In New Zealand, food advertising to children is self-regulated by the industry, involving several bodies including the Commercial Approvals Bureau (CAB), the Advertising Standards Authority (ASA), individual broadcasters and food and beverage companies. Television and radio advertisements for both food and non-food products have to be screened by the CAB before being aired. The screening process for airing food advertisements during designated children’s programming times (defined by individual broadcasters and not the CAB) is governed by two codes of practice developed by the ASA. These are the Children’s Code for Advertising Food( 8 ) and the Code for Advertising to Children, which only apply to children between 0 and 13 years of age. To be aired during designated children’s programming times, it is recommended that foods advertised meet the New Zealand Ministry of Health criteria for an ‘everyday’ or ‘sometimes’ food( 9 , 10 ).

‘Everyday’ foods are foods from the four core food groups (breads, rice and cereals, fruits and vegetables, meat, fish and poultry and dairy), while ‘sometimes’ foods are higher in fat, sugar and salt and should not dominate children’s diets( 10 ). Under the codes, ‘occasional’ foods (‘junk’ foods high in fat, salt and sugar, low in nutritional value and suitable for occasional consumption only) can only be advertised during children’s programming times under the assessment of independent nutritionists( 9 ). Previous research suggests that this system has been ineffective, with previous studies across several media platforms reporting that the majority of food marketing in New Zealand is for unhealthy or occasional foods( Reference Vandevijvere and Swinburn 11 ). In addition, internationally, it has been shown that industry self-regulation has been ineffective to date to reduce exposure of children to unhealthy food marketing( Reference Galbraith-Emami and Lobstein 12 ).

Several major weaknesses exist in New Zealand’s current self-regulatory system, such as the lack of provisions to reduce the total volume of unhealthy food advertising seen by children and the definition of ‘children’s viewing times’, which includes children’s programmes but not children’s peak viewing times. Recently the ASA codes have undergone a review and a new draft code has been proposed( 13 ), including the following new provision: ‘Occasional Food and Beverage Product advertisements must not be screened, broadcast, published or displayed in any media or setting where more than 25 % of the expected audience are children.’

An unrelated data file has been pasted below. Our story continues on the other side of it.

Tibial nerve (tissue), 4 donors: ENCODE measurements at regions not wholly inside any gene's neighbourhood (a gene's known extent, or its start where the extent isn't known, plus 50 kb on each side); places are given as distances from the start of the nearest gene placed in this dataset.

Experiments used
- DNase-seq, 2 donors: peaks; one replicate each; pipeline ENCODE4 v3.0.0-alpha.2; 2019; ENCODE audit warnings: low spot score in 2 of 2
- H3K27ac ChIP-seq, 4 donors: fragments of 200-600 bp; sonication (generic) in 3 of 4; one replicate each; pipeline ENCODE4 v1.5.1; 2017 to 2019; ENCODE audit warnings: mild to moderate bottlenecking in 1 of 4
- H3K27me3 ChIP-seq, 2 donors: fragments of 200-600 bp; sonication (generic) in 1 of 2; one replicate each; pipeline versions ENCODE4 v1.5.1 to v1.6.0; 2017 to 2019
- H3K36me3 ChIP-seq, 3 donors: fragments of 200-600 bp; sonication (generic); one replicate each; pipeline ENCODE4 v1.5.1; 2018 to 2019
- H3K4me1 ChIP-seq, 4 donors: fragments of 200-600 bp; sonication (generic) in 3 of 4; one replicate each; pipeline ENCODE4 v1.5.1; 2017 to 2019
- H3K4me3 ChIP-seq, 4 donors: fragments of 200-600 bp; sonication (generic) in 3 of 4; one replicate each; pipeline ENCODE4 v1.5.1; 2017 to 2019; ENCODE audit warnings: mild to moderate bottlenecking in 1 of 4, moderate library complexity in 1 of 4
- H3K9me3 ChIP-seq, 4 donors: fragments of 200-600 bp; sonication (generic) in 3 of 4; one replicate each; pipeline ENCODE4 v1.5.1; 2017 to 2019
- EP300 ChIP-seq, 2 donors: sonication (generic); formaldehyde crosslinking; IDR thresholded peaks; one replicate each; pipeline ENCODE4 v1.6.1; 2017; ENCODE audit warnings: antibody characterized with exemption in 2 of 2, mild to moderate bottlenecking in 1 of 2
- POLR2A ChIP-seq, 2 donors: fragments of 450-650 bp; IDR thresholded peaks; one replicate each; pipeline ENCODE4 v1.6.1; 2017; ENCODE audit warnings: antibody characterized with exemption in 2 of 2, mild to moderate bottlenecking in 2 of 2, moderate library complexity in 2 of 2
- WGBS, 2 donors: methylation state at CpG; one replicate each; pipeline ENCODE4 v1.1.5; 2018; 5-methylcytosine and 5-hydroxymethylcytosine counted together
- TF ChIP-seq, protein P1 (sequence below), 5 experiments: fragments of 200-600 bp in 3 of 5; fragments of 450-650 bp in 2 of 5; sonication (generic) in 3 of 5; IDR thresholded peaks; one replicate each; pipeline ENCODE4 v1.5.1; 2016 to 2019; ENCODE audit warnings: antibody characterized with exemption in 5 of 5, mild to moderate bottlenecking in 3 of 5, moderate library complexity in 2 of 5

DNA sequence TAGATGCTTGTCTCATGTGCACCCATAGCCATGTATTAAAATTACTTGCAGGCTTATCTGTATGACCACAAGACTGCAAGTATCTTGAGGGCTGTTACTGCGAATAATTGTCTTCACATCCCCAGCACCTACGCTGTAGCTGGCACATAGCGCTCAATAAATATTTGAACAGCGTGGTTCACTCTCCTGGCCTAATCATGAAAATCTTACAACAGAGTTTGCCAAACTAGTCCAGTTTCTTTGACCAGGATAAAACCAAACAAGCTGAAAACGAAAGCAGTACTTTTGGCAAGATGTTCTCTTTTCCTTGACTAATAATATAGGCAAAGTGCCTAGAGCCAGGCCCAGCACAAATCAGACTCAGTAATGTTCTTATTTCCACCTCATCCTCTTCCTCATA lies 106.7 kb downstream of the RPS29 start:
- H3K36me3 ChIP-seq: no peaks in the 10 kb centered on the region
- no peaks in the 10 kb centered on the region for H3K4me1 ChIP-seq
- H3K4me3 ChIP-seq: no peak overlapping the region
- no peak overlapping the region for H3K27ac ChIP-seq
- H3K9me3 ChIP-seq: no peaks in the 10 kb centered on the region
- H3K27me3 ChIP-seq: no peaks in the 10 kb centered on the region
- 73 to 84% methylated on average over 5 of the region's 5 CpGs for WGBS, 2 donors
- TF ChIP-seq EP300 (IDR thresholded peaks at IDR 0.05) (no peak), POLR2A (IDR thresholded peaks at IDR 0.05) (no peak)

Previous studies on television food advertising in New Zealand are old and investigated only selected hours during the day( Reference Jenkin, Wilson and Hermanson 14 Reference Wilson, Signal and Nicholls 16 ). The aims of the present study were to comprehensively assess the extent, nature and impact of unhealthy food advertising targeted to children on New Zealand television and to derive key policy implications. Impact refers to the number of children viewing an advertisement, where one impact is equivalent to one child viewing one showing of an advertisement.

Methods

The methods follow the recommendations by the International Network for Food and Obesity/non-communicable diseases Research, Monitoring and Action Support (INFORMAS) for monitoring unhealthy food marketing to children( Reference Kelly, King and Baur 17 ).

Channels and hours and days

The three major free-to-air channels (those with the highest children’s audience) in New Zealand were selected for the study. These were ONE (TV1), TV 2 (TV2) and Three (TV3). Eight days (four weekdays and four weekend days, including two Saturdays and two Sundays) were randomly selected over a 3-month period from 1 June 2015 to 31 August 2015, excluding school holiday periods. Television programming was recorded from 06.00 to 00.00 hours (midnight) for each day, with a total of 432 h of television recorded.

Audience measurement data